SPO600 Compiled C Lab

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Purpose of this Lab
In this lab, you will investigate the relationship between basic C source code and the output of the C compiler.
Host System
You can choose to perform this lab on any of the SPO600 Servers. Alternately, you may use your own system if it has been set up with development tools and libraries, plus the static version of the glibc library.
Winter 2020
In Winter 2020, this lab is not a required lab and will instead be used as an in-class Demo.


Lab / Demo

1. Write a basic C program which prints a message on the screen, Hello World!-style -- something like this:

#include <stdio.h>

int main() {
    printf("Hello World!\n");

2. Compile the program using the GCC compiler. Include each of these compiler options (refer to the gcc manpage for details):

-g               # enable debugging information
-O0              # do not optimize (that's a capital letter and then the digit zero)
-fno-builtin     # do not use builtin function optimizations

3. The resulting binary is an ELF (Executable and Linkable Format) file, which contains multiple sections. These sections may contain object code, link tables, debugging symbols, program data (such as constants and the initial values of variables), metadata about the program and ELF sections, and comments.

Examine the binary produced by the previous step using the objdump program. These options may be useful -- see the manpage for objdump for other options:

-f          # display header information for the entire file
-s          # display per-section summary information
-d          # disassemble sections containing code
--source    # (implies -d) show source code, if available, along with disassembly

Using objdump, find the answers to these questions: (i) Which section contains the code you wrote? (ii) Which section contains the string to be printed?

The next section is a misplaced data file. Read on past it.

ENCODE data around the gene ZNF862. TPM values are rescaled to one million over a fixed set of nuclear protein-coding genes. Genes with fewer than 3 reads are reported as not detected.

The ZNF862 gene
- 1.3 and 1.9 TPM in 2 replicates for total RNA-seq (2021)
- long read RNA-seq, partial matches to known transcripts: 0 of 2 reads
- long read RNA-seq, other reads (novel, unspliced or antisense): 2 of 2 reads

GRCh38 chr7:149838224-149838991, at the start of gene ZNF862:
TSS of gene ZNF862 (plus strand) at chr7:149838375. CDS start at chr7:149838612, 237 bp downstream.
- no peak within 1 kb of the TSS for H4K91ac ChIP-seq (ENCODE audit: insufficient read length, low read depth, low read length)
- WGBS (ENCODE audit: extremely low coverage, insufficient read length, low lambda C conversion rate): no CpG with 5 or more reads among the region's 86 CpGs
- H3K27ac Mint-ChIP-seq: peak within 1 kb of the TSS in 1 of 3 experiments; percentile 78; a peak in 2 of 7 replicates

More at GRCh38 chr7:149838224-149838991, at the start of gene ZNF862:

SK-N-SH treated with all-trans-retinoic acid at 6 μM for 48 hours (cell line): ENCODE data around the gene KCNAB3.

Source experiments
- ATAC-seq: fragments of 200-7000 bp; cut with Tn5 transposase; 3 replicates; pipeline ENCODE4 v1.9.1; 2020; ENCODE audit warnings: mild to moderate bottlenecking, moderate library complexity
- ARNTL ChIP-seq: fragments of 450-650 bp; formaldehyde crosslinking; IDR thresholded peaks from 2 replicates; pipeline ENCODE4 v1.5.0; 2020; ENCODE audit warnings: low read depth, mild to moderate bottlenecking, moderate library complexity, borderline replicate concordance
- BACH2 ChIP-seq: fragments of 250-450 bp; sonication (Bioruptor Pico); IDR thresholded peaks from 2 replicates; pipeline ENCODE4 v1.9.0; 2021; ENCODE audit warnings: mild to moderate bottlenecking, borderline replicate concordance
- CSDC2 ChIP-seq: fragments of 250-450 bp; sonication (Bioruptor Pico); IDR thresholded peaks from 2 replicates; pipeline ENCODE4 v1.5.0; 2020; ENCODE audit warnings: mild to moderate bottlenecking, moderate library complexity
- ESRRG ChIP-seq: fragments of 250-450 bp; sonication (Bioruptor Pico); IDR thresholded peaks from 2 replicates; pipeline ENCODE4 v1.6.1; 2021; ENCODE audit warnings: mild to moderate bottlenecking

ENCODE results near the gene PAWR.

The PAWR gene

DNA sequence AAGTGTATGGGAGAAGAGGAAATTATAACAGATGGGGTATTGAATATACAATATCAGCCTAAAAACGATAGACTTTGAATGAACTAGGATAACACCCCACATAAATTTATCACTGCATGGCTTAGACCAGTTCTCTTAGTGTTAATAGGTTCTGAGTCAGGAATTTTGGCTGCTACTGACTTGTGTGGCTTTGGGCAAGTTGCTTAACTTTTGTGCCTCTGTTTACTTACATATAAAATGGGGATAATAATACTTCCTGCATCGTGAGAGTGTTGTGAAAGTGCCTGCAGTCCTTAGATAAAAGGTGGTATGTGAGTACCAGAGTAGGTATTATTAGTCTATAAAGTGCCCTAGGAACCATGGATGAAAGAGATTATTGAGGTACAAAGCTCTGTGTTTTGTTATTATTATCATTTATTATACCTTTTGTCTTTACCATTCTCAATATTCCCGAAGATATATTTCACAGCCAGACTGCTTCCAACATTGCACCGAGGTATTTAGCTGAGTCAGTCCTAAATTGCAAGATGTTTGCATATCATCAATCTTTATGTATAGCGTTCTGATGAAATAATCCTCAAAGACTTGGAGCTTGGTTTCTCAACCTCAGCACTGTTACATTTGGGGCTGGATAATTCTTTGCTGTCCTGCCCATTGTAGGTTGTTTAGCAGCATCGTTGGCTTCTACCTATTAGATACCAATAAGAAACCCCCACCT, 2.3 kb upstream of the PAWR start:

objdump vs readelf
The way that objdump formats strings is not well suited for some uses. The readelf -p command may be a better tool for viewing some strings.

4. Try to gain a basic understanding of what the compiled code is doing. Focus on the section marked <main> but also take a look at the other sections and the overall file size.

5. Recompile the code with these changes:

(1) Add the compiler option -static. Note and explain the change in size, section headers, and the function call.

(2) Remove the compiler option -fno-builtin. Note and explain the change in the function call.

(3) Remove the compiler option -g. Note and explain the change in size, section headers, and disassembly output.

(4) Add additional arguments to the printf() function in your program. Note which register each argument is placed in. (Tip: Use sequential integer arguments after the first string argument. Go up to 10 arguments and note the pattern).

(5) Move the printf() call to a separate function named output(), and call that function from main(). Explain the changes in the object code.

(6) Remove -O0 and add -O3 to the gcc options. Note and explain the difference in the compiled code.

6. Blog about your results. Important! -- explain what you're doing so that a reader coming across your blog post understands the context (in other words, don't just jump into a discussion of optimization results -- give your post some context).

Include Seven Variants
Blog about all seven compilations -- the original and the six variants listed in step (5) -- not the just variant your group examined in class.
Learn how to use make -- your life as a programmer will be much easier, and you'll get back years of your life!

External Resources